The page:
by Jon Sanders
Director of the Center for Food, Power, and Life, Research Editor | John Locke Foundation
My research brief this week discusses research from Kennesaw State University economist John Charles Bradbury on film incentives. As I wrote here yesterday, the key takeaway is this: despite what advocates promise, movie production incentives are entirely ineffective policies for growing a state’s overall economy.
As John Locke Foundation’s policy position on North Carolina’s film grants program states:
Recent peer-reviewed research shows that state film incentive programs have no impact on their states’ economies or industries, basically benefitting only outside film production companies and current workers.
One of the questions Bradbury researches is essentially this. Suppose a state decides to implement film incentives not thinking it will do anything for the overall economy, but solely to grow the film industry within the state. How generous should that incentive be?
Bradbury found that film incentives only have a weak association with growth in the film industry. They make a difference, but they are still only one of several factors that affect film production location choices.
There is a level of tax credits associated with the industry’s in-state growth, Bradbury found, but higher than that offers no association with any further industry growth.
That level is no greater than 10 percent. Bradbury writes:
Film credits of ten-percent or greater are associated with increased film industry growth; however, raising the credit to a higher level is not associated with further industry growth. States that seek to subsidize the film industry to boost its in-state presence for non-economic reasons—perhaps state residents receive non-pecuniary benefits from having movie stars travel to the state—can attain those benefits with lower levels of tax credits. The estimates indicate that extending the credit to higher levels is not associated further the growth of the film production. … If greater tax credits do not encourage further film production, then they represent an increased transfer to film producers without any corresponding benefit from increased economic activity.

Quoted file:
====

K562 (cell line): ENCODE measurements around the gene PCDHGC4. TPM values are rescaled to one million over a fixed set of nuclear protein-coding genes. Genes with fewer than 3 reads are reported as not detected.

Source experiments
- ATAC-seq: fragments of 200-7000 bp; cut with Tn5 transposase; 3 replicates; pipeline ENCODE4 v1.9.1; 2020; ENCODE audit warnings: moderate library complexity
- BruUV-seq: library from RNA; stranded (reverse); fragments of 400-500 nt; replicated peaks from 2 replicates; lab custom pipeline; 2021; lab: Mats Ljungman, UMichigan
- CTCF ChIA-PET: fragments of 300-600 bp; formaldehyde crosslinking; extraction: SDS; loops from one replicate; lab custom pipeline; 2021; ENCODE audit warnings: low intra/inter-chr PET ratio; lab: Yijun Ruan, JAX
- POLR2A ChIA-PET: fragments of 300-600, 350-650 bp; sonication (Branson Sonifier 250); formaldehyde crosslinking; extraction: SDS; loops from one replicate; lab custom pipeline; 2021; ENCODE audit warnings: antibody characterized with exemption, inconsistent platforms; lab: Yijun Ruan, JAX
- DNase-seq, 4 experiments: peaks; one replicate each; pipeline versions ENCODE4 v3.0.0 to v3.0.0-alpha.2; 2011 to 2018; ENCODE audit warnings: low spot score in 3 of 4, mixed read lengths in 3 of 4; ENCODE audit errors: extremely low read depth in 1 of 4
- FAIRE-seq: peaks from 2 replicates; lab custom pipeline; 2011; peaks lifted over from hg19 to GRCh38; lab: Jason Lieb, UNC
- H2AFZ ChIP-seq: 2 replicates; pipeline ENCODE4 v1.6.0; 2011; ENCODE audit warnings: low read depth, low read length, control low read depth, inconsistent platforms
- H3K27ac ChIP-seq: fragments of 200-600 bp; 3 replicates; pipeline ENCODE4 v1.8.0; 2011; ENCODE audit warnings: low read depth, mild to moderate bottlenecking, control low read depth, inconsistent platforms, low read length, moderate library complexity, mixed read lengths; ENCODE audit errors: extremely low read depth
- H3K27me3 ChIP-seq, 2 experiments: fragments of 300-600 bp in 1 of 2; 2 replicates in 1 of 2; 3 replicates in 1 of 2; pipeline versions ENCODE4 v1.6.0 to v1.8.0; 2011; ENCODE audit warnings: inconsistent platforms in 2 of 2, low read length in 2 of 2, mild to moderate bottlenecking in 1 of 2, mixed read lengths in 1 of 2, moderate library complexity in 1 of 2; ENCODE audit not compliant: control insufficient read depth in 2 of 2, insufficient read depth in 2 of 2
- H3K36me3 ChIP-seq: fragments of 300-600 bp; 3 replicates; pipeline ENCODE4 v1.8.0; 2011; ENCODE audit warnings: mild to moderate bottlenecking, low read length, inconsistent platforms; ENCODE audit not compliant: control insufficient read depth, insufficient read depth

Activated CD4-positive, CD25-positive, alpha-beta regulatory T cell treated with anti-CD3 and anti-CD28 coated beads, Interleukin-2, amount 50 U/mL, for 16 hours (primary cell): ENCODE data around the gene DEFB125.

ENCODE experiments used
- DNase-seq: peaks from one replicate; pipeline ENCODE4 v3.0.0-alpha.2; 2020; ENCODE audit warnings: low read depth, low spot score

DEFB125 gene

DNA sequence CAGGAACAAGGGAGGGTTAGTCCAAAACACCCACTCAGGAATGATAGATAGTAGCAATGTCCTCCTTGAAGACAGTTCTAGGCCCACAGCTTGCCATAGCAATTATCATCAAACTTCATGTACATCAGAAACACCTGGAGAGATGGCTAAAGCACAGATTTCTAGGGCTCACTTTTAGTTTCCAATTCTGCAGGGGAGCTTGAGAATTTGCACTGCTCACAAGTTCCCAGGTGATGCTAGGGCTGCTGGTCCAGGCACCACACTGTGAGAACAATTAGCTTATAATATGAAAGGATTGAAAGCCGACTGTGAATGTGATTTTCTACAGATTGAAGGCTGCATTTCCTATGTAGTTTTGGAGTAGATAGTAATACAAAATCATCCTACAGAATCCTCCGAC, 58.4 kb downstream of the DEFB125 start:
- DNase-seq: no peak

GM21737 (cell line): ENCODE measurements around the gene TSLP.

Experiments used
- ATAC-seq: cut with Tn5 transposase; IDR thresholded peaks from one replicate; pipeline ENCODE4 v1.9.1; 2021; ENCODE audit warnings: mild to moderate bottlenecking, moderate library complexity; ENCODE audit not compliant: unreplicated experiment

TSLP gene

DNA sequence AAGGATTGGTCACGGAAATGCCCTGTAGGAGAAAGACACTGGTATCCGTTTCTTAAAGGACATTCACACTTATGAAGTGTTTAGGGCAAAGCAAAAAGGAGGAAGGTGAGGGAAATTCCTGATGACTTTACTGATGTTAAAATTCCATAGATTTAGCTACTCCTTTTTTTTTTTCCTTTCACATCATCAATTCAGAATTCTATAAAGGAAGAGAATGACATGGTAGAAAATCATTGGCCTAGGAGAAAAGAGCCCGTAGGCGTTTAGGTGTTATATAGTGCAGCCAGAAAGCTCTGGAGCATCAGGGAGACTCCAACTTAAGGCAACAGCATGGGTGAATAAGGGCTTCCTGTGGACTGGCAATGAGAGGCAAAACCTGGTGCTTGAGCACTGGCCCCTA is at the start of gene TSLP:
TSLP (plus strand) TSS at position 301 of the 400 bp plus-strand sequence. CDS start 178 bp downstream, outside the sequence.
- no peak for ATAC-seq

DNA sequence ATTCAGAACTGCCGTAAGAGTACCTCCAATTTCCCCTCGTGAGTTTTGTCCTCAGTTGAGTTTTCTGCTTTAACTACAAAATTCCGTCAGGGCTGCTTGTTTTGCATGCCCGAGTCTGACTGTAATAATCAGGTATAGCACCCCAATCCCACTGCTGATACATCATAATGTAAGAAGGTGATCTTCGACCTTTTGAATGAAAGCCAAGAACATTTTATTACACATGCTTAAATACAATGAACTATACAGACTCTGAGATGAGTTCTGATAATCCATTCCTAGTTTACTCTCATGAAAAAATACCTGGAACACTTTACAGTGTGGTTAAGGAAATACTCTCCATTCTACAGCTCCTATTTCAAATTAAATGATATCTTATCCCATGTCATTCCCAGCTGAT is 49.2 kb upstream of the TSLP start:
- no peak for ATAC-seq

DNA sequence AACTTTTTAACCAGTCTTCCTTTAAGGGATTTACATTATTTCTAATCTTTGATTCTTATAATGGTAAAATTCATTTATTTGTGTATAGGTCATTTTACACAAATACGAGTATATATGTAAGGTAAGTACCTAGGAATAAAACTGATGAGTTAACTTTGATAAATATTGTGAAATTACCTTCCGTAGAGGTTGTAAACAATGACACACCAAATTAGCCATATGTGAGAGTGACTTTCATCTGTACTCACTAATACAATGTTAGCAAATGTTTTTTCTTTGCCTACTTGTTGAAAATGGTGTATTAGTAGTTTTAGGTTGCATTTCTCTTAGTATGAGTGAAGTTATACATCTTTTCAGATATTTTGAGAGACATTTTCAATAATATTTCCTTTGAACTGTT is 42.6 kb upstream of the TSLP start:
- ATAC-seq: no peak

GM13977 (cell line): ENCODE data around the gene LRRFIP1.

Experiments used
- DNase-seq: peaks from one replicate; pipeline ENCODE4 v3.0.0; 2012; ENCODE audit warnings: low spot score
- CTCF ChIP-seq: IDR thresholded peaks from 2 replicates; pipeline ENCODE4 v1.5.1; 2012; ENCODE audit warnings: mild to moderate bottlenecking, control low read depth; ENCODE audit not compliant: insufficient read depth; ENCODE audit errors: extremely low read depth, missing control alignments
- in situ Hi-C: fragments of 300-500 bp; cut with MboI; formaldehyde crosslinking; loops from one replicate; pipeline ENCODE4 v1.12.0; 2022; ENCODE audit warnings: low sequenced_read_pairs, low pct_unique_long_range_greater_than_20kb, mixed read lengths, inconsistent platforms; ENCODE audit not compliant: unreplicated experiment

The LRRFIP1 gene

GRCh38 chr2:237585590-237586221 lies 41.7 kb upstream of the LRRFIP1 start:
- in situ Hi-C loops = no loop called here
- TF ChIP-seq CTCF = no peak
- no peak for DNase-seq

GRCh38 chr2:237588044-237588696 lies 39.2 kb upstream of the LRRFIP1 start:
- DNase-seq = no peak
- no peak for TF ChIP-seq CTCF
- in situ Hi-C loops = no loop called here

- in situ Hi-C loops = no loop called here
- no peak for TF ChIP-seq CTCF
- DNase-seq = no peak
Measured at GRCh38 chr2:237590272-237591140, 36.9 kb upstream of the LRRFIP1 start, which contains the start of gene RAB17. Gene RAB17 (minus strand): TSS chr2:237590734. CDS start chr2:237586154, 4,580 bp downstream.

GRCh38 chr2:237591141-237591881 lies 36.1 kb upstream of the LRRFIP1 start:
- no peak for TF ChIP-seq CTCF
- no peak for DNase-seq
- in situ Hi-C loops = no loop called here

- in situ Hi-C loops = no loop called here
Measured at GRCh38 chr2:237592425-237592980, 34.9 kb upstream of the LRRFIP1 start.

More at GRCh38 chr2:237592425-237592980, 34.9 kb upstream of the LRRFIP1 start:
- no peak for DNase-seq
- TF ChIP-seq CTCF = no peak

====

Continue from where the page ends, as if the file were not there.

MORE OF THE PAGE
North Carolina’s film grant program currently offers a rebate of qualifying expenses of up to 25 percent.
If Bradbury’s findings are correct, that would mean the rebate North Carolina is offering is two-and-a-half times greater than we would need — and that’s if our program were only about boosting the film industry here.
Since our program is ostensibly about boosting the overall state economy by incentivizing film production, however, Bradbury’s findings join a growing body of research that suggests we should get rid of them altogether as an ultimately ineffective ploy.